Agroforestry Systems, vol. 75, issue 1 (2009) pp. 5-16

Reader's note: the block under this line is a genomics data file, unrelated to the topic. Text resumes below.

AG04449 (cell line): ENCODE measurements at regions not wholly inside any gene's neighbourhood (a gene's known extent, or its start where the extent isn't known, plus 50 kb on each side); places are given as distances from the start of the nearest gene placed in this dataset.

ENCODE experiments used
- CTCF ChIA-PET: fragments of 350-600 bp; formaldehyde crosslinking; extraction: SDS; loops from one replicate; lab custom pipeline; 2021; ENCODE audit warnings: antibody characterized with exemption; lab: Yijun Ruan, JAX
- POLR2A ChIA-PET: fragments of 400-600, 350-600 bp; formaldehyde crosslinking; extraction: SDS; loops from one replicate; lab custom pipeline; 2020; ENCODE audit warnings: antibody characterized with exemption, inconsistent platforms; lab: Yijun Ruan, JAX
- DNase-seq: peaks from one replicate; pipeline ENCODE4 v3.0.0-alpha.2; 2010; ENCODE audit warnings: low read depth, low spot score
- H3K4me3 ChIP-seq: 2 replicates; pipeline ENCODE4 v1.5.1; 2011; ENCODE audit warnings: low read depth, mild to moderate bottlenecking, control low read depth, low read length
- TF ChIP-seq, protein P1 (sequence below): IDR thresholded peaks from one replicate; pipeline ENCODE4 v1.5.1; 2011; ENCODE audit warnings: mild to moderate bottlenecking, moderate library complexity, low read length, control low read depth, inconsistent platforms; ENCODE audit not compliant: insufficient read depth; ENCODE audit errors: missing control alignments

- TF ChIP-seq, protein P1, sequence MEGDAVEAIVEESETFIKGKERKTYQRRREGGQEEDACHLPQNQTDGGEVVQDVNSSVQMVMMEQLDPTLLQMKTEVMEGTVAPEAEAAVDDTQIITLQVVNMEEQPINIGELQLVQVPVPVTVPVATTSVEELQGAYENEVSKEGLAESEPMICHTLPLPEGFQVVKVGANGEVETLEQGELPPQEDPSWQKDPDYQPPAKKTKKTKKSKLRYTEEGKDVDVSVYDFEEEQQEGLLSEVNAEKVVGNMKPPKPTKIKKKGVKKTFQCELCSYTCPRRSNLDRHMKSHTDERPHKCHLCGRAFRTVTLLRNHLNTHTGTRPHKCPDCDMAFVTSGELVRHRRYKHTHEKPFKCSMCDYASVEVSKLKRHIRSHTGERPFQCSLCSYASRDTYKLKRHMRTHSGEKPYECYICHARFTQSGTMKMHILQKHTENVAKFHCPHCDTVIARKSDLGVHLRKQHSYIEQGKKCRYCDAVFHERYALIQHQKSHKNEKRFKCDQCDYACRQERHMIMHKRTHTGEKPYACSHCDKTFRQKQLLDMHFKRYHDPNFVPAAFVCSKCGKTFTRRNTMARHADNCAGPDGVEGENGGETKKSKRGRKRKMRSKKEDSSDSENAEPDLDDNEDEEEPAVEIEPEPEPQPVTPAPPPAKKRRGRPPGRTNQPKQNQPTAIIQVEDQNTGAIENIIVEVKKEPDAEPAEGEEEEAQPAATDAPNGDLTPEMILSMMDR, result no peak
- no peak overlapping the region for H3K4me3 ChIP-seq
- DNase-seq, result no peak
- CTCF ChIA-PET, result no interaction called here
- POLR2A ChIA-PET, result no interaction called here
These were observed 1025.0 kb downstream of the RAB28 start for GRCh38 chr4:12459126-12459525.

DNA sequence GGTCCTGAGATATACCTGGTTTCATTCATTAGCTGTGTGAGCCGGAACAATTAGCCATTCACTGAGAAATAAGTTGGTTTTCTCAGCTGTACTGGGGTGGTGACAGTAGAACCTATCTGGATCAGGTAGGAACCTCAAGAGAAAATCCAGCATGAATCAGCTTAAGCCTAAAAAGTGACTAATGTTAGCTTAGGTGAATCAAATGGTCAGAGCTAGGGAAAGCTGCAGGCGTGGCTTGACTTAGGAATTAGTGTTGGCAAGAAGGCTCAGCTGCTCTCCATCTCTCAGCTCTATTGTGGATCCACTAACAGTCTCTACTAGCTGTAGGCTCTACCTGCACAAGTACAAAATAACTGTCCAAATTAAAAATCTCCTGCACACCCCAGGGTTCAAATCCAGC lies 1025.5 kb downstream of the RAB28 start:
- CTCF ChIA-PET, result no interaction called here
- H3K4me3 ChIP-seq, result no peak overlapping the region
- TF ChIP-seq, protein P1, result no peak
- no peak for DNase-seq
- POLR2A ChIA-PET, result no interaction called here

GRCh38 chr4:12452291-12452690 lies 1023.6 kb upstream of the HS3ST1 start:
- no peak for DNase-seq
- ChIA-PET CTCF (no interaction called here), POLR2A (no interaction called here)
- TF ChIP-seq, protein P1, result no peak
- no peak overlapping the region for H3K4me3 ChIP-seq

Agroforestry practices are receiving increased attention in temperate zones due to their environmental and economic benefits. To test the hypothesis that agroforestry buffers reduce runoff by increased infiltration, water use, and water storage; profile water content and soil water infiltration were measured for a Putnam soil (fine, smectitic, mesic Vertic Albaqualf). The watershed was under no-till management with a corn (Zea mays L.)-soybean (Glycine max L.) rotation since 1991. Agroforestry buffer strips, 4.5 m wide and 36.5 m apart, were planted with redtop (Agrostis gigantea Roth), brome (Bromus spp.), and birdsfoot trefoil (Lotus corniculatus L.). Pin oak (Quercus palustris Muenchh.), swamp white oak (Q. bicolor Willd.) and bur oak (Q. macrocarpa Michx.) trees were planted at 3-m intervals in the center of the agroforestry buffers in 1997. Ponded water infiltration was measured in agroforestry and grass buffers and row crop areas. Water content in agroforestry and row crop areas at 5, 10, 20, and 40 cm depths were measured throughout the year. Quasi-steady infiltration rates were not different (P > 0.05) among the treatments. Agroforestry had lower soil water content than row crop areas (P < 0.05) during the growing season. Higher water content after the principal recharge event in the agroforestry treatment was attributed to better infiltration through the root system. Results show that agroforestry buffer strips reduce soil water content during critical times such as fallow periods, and increase water infiltration and water storage. Therefore, adoption of agroforestry buffer practices may reduce runoff and soil loss from watersheds in row crop management.
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